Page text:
When all the numbers are counted by the end of 2021, charitable giving will likely rise even higher than its surge in 2020, according to a recent survey from the philanthropic consulting firm DickersonBakker. During a webinar describing the results of the survey, DickersonBakker’s president, Derric Bakker, said the likely increase in charitable giving is being driven by two factors: increasing financial security and a “heightened sense of people’s needs in the philanthropic marketplace” because of the continuing Covid-19 crisis.
He added that during the final quarter of 2021, when substantial end-of-year donations are frequently made, fundraisers could expect a return to more traditional activities—one-on-one meetings with donors and galas and other large-scale events—after many had shifted to “no contact,” internet-based fundraising campaigns in 2020. One caveat: The survey was conducted in June and July, before the Delta variant propelled a surge in new Covid-19 cases over the late summer.
A 2021 boom?
90% of donors expect to give the same amount or more than they did in 2020 by year-end 2021—59% said the same and 26% said “somewhat more.” Only 2% said they anticipated donating “significantly less.”
Return of traditional fundraising
70% of donors are willing to meet in person or attend small-scale fundraising and philanthropy events; 60% are willing to attend large fundraising events; 24% said they are “still reluctant” to attend large events.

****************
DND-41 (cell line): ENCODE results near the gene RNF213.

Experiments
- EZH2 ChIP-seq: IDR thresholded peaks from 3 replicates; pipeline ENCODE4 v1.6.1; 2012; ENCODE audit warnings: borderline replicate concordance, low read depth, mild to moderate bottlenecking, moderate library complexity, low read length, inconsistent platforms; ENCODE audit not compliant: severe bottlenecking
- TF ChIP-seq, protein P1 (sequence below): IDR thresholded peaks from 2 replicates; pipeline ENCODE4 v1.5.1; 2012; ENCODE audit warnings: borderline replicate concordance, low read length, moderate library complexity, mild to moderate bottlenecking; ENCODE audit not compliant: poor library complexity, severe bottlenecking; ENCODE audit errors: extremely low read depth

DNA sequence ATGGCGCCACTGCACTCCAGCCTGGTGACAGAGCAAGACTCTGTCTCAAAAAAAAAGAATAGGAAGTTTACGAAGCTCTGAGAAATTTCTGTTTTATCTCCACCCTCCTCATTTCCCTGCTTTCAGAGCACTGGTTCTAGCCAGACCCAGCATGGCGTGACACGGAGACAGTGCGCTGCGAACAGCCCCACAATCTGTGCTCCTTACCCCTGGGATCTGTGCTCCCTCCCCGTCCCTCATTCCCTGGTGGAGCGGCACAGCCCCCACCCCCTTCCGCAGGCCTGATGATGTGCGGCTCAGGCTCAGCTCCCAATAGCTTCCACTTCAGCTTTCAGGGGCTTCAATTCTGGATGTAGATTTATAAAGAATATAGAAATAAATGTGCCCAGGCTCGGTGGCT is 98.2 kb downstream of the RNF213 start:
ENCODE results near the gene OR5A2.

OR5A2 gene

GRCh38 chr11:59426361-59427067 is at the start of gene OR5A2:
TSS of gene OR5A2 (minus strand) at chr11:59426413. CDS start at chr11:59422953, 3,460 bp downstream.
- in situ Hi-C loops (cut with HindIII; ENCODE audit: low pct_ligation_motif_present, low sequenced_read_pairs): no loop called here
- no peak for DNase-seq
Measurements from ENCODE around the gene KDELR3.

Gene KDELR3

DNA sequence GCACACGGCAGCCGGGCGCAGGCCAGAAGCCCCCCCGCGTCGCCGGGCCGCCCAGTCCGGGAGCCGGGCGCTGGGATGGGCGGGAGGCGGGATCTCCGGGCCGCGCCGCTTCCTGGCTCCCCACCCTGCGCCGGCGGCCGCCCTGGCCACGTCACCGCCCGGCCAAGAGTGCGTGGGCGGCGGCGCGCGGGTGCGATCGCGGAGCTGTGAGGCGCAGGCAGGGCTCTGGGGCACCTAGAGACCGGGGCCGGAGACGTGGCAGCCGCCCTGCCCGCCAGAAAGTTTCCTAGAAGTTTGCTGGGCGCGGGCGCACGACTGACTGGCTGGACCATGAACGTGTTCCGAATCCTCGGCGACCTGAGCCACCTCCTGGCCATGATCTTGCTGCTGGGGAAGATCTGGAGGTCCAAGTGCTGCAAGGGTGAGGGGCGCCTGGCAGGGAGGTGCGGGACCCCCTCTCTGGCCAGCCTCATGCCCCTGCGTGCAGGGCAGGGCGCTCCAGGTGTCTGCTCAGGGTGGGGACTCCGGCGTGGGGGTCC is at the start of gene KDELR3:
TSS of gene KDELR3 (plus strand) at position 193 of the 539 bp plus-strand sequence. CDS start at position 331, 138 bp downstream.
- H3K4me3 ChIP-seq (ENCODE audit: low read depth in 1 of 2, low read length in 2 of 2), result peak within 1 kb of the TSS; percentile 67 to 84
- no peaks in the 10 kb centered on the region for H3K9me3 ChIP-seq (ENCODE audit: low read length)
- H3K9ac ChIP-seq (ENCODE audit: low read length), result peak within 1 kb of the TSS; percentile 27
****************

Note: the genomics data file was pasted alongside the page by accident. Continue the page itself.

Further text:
One in three donors reported “shifting donations”—that is, funding new groups or altering amounts to regular recipients based on changing perceptions of need during the pandemic.
2020 Giving Snapshot
Americans donated $471 billion to charity during 2020, 5.1% more than in 2019. Individuals donated $324 billion—69% of all donations. Foundations donated $86 billion—19% of all donations, a 17% increase from 2019. Corporations represented just 4 percent of all giving with just under $17 billion, down more than 6 percent from 2019.
- $131 billion of 2020’s donations went to “religion”—28% of all giving
- $71 billion was directed to education—15% of giving
- $65 billion went to human services—14% of giving
- $48 billion was directed to community improvement, civil society and civil rights—10% of giving
- $42 billion—9% of giving—was directed to health
- $26 billion—5%—went to “international affairs”
- $19.5 billion—4%—went to arts, culture and the humanities
- $16 billion—3%—went to the environment and animal welfare
Sources: “Charitable Giving Strengthening in Post-Covid Recovery” survey from DickersonBakker; Giving USA.